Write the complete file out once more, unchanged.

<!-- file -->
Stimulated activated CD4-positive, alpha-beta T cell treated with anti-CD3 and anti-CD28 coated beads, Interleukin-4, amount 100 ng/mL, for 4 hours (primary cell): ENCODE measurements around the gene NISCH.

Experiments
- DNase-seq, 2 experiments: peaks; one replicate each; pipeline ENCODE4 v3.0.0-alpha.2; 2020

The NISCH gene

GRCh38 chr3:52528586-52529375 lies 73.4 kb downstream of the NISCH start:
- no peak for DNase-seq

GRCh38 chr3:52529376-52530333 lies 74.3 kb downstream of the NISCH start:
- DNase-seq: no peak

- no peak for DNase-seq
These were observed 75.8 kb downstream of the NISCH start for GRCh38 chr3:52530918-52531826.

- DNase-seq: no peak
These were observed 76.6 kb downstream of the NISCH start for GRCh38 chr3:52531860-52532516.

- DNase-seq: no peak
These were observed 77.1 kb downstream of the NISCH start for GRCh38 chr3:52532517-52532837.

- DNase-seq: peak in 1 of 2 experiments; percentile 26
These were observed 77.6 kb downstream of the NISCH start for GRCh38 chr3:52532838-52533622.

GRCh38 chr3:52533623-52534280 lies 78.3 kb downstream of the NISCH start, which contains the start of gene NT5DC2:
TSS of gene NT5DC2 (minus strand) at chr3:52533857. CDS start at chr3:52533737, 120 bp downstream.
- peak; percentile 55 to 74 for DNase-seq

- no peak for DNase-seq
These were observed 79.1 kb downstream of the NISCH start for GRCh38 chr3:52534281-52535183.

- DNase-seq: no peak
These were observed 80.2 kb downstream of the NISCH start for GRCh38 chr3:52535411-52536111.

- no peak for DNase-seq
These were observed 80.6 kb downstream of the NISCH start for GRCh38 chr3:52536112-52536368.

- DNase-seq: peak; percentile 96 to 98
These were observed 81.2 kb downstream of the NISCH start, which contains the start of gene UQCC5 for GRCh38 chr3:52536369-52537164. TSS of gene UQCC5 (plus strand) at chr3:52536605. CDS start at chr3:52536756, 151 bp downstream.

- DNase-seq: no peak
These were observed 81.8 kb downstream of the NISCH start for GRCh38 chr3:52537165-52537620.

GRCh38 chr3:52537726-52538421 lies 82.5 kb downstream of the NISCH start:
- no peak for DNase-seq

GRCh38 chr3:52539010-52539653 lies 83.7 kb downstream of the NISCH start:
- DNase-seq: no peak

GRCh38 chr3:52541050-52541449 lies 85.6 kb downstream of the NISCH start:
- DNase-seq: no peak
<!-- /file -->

Stimulated activated CD4-positive, alpha-beta T cell treated with anti-CD3 and anti-CD28 coated beads, Interleukin-4, amount 100 ng/mL, for 4 hours (primary cell): ENCODE measurements around the gene NISCH.

Experiments
- DNase-seq, 2 experiments: peaks; one replicate each; pipeline ENCODE4 v3.0.0-alpha.2; 2020

The NISCH gene

GRCh38 chr3:52528586-52529375 lies 73.4 kb downstream of the NISCH start:
- no peak for DNase-seq

GRCh38 chr3:52529376-52530333 lies 74.3 kb downstream of the NISCH start:
- DNase-seq: no peak

- no peak for DNase-seq
These were observed 75.8 kb downstream of the NISCH start for GRCh38 chr3:52530918-52531826.

- DNase-seq: no peak
These were observed 76.6 kb downstream of the NISCH start for GRCh38 chr3:52531860-52532516.

- DNase-seq: no peak
These were observed 77.1 kb downstream of the NISCH start for GRCh38 chr3:52532517-52532837.

- DNase-seq: peak in 1 of 2 experiments; percentile 26
These were observed 77.6 kb downstream of the NISCH start for GRCh38 chr3:52532838-52533622.

GRCh38 chr3:52533623-52534280 lies 78.3 kb downstream of the NISCH start, which contains the start of gene NT5DC2:
TSS of gene NT5DC2 (minus strand) at chr3:52533857. CDS start at chr3:52533737, 120 bp downstream.
- peak; percentile 55 to 74 for DNase-seq

- no peak for DNase-seq
These were observed 79.1 kb downstream of the NISCH start for GRCh38 chr3:52534281-52535183.

- DNase-seq: no peak
These were observed 80.2 kb downstream of the NISCH start for GRCh38 chr3:52535411-52536111.

- no peak for DNase-seq
These were observed 80.6 kb downstream of the NISCH start for GRCh38 chr3:52536112-52536368.

- DNase-seq: peak; percentile 96 to 98
These were observed 81.2 kb downstream of the NISCH start, which contains the start of gene UQCC5 for GRCh38 chr3:52536369-52537164. TSS of gene UQCC5 (plus strand) at chr3:52536605. CDS start at chr3:52536756, 151 bp downstream.

- DNase-seq: no peak
These were observed 81.8 kb downstream of the NISCH start for GRCh38 chr3:52537165-52537620.

GRCh38 chr3:52537726-52538421 lies 82.5 kb downstream of the NISCH start:
- no peak for DNase-seq

GRCh38 chr3:52539010-52539653 lies 83.7 kb downstream of the NISCH start:
- DNase-seq: no peak

GRCh38 chr3:52541050-52541449 lies 85.6 kb downstream of the NISCH start:
- DNase-seq: no peak